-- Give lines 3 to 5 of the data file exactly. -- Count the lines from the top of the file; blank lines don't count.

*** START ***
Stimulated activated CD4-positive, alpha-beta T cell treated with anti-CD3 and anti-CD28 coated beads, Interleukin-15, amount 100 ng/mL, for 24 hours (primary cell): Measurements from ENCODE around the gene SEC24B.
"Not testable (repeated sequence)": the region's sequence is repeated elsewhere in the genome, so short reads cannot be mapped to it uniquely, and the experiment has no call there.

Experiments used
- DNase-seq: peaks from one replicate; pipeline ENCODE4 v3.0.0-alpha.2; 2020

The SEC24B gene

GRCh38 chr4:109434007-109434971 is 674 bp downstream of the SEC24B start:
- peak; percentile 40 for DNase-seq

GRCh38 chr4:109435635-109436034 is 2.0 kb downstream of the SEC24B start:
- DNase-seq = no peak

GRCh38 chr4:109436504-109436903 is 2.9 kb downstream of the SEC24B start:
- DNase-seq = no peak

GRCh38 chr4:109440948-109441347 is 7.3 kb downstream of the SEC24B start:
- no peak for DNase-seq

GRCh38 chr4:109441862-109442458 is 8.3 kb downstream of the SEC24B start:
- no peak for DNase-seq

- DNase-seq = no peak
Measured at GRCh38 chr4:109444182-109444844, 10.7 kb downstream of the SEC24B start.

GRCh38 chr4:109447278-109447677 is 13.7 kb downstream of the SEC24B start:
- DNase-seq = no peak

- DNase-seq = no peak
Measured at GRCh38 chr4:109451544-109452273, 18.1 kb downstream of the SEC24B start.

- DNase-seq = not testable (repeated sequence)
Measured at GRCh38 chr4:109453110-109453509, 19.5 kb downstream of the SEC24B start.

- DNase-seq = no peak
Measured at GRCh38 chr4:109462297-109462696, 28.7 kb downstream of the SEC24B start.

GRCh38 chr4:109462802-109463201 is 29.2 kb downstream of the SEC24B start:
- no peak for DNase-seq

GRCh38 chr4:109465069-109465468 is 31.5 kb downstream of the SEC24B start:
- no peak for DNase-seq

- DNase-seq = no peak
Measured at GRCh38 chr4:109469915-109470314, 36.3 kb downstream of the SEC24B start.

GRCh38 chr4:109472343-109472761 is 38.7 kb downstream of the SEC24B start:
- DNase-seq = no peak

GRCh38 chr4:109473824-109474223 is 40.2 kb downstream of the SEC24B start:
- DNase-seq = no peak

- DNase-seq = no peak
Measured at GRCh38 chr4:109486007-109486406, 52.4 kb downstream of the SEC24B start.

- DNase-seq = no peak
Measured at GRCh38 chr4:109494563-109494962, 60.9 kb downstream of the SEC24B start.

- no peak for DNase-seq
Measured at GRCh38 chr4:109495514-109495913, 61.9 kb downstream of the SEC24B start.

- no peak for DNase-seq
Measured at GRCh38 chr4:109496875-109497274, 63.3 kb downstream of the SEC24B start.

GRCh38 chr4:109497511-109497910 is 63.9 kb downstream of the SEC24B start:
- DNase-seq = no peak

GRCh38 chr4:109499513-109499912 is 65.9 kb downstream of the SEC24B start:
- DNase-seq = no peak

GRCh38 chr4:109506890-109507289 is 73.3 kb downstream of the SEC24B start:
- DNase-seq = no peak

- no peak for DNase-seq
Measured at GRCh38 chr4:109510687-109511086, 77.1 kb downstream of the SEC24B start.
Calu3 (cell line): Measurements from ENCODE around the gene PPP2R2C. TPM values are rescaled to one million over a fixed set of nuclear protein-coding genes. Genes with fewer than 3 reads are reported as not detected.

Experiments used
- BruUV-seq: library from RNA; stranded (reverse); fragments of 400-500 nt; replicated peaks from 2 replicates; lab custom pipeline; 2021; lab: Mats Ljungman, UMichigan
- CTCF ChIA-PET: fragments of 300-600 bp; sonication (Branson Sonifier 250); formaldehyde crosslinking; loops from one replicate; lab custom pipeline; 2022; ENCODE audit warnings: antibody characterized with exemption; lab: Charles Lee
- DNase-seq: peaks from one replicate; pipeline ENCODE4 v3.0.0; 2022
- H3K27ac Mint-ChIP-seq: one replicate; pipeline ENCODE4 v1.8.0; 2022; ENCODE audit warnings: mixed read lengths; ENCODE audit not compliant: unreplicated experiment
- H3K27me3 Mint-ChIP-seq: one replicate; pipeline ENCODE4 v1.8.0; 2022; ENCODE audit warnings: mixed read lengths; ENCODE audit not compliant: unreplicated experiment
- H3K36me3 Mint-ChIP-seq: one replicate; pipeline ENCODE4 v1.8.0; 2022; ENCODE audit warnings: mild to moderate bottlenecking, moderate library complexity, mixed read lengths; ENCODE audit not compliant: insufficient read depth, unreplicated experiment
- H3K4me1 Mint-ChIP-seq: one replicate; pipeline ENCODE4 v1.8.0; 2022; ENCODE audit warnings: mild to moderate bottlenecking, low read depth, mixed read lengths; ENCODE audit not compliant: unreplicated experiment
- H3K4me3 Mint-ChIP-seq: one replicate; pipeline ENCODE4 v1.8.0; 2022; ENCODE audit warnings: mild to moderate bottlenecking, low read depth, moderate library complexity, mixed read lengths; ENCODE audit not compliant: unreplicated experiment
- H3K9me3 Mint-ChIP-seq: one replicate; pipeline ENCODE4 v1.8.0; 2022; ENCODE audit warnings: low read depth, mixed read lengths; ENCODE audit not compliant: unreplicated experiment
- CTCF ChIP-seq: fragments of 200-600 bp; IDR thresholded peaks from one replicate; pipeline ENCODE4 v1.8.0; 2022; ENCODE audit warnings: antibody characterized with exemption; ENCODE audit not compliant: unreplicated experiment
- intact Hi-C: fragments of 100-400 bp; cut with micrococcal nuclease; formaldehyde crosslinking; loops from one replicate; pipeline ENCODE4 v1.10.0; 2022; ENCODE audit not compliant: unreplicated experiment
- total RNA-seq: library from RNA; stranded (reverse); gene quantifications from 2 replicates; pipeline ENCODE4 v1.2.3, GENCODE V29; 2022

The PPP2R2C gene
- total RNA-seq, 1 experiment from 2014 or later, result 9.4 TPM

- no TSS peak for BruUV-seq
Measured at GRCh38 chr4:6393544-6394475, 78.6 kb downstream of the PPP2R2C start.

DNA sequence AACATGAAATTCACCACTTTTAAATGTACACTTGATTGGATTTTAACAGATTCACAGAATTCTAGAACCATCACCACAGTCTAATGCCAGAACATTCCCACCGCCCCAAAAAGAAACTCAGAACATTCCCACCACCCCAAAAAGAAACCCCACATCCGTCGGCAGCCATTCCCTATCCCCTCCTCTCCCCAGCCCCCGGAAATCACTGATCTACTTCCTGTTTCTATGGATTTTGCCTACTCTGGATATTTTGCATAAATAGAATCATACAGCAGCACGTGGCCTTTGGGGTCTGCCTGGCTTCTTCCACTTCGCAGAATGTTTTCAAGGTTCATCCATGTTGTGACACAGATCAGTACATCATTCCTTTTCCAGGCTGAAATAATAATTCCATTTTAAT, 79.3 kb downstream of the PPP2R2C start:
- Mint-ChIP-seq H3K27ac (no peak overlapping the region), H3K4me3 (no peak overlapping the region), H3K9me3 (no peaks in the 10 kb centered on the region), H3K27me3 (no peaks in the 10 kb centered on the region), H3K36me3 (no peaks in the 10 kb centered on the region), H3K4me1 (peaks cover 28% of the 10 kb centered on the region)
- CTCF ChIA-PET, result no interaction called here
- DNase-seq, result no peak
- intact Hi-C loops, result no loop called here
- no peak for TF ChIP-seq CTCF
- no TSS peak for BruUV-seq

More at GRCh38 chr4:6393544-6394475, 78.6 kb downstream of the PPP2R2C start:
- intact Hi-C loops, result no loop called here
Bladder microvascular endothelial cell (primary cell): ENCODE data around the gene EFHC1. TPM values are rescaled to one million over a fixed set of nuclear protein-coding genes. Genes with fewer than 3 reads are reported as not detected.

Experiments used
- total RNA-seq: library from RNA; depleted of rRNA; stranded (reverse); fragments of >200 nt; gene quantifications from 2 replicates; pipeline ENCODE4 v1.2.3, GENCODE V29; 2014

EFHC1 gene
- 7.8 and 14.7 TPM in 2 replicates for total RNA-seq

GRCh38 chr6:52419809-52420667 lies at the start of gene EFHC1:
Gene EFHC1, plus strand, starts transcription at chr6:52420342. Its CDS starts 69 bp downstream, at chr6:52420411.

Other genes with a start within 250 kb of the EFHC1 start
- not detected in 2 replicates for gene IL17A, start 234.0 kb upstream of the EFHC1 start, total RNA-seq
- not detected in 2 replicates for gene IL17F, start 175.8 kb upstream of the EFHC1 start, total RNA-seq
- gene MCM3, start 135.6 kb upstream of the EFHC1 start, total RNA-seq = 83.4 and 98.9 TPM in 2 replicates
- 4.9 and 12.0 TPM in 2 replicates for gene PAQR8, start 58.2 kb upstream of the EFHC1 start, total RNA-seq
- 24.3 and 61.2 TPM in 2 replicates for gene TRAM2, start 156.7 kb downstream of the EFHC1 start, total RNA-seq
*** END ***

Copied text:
Experiments used
- DNase-seq: peaks from one replicate; pipeline ENCODE4 v3.0.0-alpha.2; 2020

The SEC24B gene